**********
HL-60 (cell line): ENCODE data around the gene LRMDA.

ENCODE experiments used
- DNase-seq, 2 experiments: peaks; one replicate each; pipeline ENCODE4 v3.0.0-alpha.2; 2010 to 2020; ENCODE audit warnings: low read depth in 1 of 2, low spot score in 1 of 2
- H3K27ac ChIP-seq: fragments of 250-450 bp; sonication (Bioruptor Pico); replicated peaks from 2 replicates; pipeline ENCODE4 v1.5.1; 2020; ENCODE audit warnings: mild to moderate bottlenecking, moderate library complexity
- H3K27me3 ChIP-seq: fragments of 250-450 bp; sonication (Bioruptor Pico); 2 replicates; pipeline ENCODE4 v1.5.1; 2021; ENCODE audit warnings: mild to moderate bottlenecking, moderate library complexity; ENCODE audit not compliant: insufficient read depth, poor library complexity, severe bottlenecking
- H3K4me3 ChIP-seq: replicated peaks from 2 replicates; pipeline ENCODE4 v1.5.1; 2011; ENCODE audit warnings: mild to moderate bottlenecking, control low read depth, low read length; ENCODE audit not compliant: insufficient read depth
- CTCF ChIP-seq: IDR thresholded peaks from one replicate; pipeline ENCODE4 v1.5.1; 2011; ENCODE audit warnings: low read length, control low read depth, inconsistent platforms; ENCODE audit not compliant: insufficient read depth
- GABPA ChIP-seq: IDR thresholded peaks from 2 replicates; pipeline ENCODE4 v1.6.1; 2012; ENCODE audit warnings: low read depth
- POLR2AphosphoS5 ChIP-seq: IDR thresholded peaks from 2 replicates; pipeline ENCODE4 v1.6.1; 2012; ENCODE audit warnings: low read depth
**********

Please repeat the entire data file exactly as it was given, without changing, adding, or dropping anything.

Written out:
HL-60 (cell line): ENCODE data around the gene LRMDA.

ENCODE experiments used
- DNase-seq, 2 experiments: peaks; one replicate each; pipeline ENCODE4 v3.0.0-alpha.2; 2010 to 2020; ENCODE audit warnings: low read depth in 1 of 2, low spot score in 1 of 2
- H3K27ac ChIP-seq: fragments of 250-450 bp; sonication (Bioruptor Pico); replicated peaks from 2 replicates; pipeline ENCODE4 v1.5.1; 2020; ENCODE audit warnings: mild to moderate bottlenecking, moderate library complexity
- H3K27me3 ChIP-seq: fragments of 250-450 bp; sonication (Bioruptor Pico); 2 replicates; pipeline ENCODE4 v1.5.1; 2021; ENCODE audit warnings: mild to moderate bottlenecking, moderate library complexity; ENCODE audit not compliant: insufficient read depth, poor library complexity, severe bottlenecking
- H3K4me3 ChIP-seq: replicated peaks from 2 replicates; pipeline ENCODE4 v1.5.1; 2011; ENCODE audit warnings: mild to moderate bottlenecking, control low read depth, low read length; ENCODE audit not compliant: insufficient read depth
- CTCF ChIP-seq: IDR thresholded peaks from one replicate; pipeline ENCODE4 v1.5.1; 2011; ENCODE audit warnings: low read length, control low read depth, inconsistent platforms; ENCODE audit not compliant: insufficient read depth
- GABPA ChIP-seq: IDR thresholded peaks from 2 replicates; pipeline ENCODE4 v1.6.1; 2012; ENCODE audit warnings: low read depth
- POLR2AphosphoS5 ChIP-seq: IDR thresholded peaks from 2 replicates; pipeline ENCODE4 v1.6.1; 2012; ENCODE audit warnings: low read depth